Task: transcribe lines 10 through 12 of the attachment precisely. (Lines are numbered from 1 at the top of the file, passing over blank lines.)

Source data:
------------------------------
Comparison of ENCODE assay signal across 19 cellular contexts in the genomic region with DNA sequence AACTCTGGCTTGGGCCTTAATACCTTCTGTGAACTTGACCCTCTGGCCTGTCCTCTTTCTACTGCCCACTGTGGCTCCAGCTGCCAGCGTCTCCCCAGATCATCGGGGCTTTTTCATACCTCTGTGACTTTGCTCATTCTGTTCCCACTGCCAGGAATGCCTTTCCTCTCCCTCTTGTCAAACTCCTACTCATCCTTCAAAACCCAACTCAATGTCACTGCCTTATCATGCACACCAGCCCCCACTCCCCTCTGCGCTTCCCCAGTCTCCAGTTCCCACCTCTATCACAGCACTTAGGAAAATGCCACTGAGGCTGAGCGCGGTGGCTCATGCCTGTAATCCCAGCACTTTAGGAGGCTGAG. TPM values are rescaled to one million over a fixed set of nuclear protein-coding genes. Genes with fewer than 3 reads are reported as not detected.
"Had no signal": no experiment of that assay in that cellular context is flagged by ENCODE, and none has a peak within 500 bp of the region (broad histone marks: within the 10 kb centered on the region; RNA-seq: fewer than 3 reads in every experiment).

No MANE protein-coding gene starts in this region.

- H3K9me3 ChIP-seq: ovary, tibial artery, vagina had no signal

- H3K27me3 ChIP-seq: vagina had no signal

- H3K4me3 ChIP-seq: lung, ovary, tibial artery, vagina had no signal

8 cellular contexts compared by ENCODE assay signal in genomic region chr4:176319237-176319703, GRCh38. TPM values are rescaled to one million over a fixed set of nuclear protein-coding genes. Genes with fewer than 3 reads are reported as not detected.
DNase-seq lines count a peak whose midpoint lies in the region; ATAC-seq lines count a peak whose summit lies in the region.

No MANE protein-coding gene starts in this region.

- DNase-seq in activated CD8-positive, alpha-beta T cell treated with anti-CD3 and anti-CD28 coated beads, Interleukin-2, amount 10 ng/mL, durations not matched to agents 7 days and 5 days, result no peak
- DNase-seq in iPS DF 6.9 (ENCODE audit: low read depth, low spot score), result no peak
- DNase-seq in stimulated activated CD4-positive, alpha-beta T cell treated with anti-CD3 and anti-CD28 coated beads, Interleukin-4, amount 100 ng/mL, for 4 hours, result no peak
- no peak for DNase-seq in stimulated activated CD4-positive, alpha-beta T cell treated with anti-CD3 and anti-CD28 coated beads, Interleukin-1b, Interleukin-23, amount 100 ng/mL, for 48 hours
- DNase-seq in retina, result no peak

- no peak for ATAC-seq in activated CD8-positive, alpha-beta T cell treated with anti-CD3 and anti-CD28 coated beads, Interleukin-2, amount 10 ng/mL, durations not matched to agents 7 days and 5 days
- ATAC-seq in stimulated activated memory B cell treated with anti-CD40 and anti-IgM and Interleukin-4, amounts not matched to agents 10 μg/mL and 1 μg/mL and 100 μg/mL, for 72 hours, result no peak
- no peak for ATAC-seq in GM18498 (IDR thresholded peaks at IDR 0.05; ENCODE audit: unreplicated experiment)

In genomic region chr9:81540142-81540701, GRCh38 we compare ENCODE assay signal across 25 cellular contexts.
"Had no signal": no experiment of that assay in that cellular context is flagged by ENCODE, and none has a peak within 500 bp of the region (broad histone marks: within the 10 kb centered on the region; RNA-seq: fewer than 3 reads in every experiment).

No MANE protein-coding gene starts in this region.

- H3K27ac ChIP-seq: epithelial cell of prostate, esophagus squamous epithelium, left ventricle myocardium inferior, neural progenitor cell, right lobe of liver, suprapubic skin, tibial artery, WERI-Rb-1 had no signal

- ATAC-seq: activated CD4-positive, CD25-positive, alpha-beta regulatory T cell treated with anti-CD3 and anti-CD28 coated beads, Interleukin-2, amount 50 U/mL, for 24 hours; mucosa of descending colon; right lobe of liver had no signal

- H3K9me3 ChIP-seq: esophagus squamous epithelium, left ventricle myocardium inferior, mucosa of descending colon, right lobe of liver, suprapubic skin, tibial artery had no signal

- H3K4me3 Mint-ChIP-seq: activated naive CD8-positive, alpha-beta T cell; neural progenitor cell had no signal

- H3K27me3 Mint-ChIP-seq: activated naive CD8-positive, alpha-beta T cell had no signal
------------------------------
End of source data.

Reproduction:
- DNase-seq in activated CD8-positive, alpha-beta T cell treated with anti-CD3 and anti-CD28 coated beads, Interleukin-2, amount 10 ng/mL, durations not matched to agents 7 days and 5 days, result no peak
- DNase-seq in iPS DF 6.9 (ENCODE audit: low read depth, low spot score), result no peak
- DNase-seq in stimulated activated CD4-positive, alpha-beta T cell treated with anti-CD3 and anti-CD28 coated beads, Interleukin-4, amount 100 ng/mL, for 4 hours, result no peak